The idea of “vernacular architecture” might initially conjure images of Italian hill town plazas or the whitewashed, blue-trimmed houses of Sidi bou-Said, Tunisia. Fewer people are familiar with the vernacular architecture of Saudi Arabia’s western region, called the Hejaz, which was the subject of a significant research project by Omrania.
Our team found strong remnants of vernacular architecture in the region’s historic cities of Mecca, Medina, Jeddah, Taif, and Yanbu, which were shaped over the centuries by itinerant artisan builders who traveled from one city to another. Today the Hejaz region has extensive modern infrastructure and facilities to accommodate millions of annual pilgrims. Nonetheless, the surviving older buildings in the historic cities can be characterized by eight distinctive architectural features:
- Rectilinear form to accommodate higher density and ease of construction.
- Multistory buildings with division of functions by level. Many houses were designed to accommodate the influx of pilgrims, with the ground floor used as a reception space or salon, and the first floor used as a dwelling for guests. The remaining floors above were reserved for the private use of the permanent resident family.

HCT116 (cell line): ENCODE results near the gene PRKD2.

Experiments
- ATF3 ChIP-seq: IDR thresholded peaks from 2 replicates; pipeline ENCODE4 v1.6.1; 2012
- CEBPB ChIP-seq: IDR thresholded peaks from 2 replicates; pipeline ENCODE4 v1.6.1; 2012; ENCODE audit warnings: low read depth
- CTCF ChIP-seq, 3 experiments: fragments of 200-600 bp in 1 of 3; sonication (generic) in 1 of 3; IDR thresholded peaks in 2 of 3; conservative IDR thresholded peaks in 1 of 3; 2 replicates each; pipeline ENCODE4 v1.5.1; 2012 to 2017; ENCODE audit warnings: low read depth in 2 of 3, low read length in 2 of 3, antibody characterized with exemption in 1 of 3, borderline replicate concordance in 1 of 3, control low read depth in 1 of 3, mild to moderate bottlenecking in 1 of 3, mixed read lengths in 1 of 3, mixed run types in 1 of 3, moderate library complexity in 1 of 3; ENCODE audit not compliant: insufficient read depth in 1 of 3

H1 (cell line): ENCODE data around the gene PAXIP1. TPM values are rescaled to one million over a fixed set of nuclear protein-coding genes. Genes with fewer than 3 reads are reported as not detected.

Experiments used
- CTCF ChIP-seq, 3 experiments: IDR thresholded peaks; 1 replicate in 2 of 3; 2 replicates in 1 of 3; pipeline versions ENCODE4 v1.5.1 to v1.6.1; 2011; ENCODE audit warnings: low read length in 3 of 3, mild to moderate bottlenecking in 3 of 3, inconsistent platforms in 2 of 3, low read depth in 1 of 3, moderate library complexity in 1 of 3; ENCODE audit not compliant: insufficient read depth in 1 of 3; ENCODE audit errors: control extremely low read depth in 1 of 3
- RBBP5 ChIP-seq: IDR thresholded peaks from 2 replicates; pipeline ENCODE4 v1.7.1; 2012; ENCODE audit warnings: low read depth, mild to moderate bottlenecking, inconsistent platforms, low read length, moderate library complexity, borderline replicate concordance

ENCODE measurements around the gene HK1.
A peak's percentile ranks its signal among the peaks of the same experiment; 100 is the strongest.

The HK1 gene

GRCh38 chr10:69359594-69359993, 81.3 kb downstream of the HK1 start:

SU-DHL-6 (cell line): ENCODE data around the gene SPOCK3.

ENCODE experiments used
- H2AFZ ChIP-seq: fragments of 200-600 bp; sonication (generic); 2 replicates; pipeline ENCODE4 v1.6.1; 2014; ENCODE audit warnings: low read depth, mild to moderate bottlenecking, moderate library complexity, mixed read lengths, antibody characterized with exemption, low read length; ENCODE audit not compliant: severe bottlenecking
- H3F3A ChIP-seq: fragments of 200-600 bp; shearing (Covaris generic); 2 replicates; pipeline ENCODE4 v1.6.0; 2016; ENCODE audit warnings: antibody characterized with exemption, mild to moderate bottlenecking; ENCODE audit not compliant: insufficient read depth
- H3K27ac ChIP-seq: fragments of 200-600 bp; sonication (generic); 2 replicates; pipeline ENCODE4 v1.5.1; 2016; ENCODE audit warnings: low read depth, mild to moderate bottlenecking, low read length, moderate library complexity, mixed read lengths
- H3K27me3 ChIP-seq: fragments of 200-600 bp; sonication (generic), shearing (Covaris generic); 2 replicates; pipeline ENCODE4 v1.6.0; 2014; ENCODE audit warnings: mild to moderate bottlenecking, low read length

- The mashrabiya, a projecting oriel window with lattice screen, probably the most significant architectural feature of this region. Mashrabiyas are at once functional and aesthetic elements that can be widely reconfigured according to local needs and customs.
- Use of the roof level as an auxiliary living space. In a logical response to the hot climate, families would sleep on the roof in the summer to enjoy the cooler night air.
- Ornament: typical motifs include geometric patterns, Arabic calligraphy, and abstract plant forms, often introduced onto wall surfaces, mashrabiyas, and surrounding doors and windows.
- Articulation of doors. Doors were important as a welcoming element, especially to visitors and pilgrims, and also an expression of the owner’s character and social status.
- Use of local building materials such as coral stone, silt clay, and palm wood, which imbue the architecture of the Hijaz with its characteristic colors and textures.
These architectural elements are shared in common throughout the five cities, but with individual variations in expression, according to their different environmental and social conditions. The full report on our research can be found on our website.
For Omrania, the study of vernacular architecture is one of the ways in which we continually seek to learn from the past and our rich cultural heritage, even as we incorporate the latest technologies and plan for the future. Vernacular building practices help tell the story of places and peoples, and contain valuable knowledge accumulated over many generations.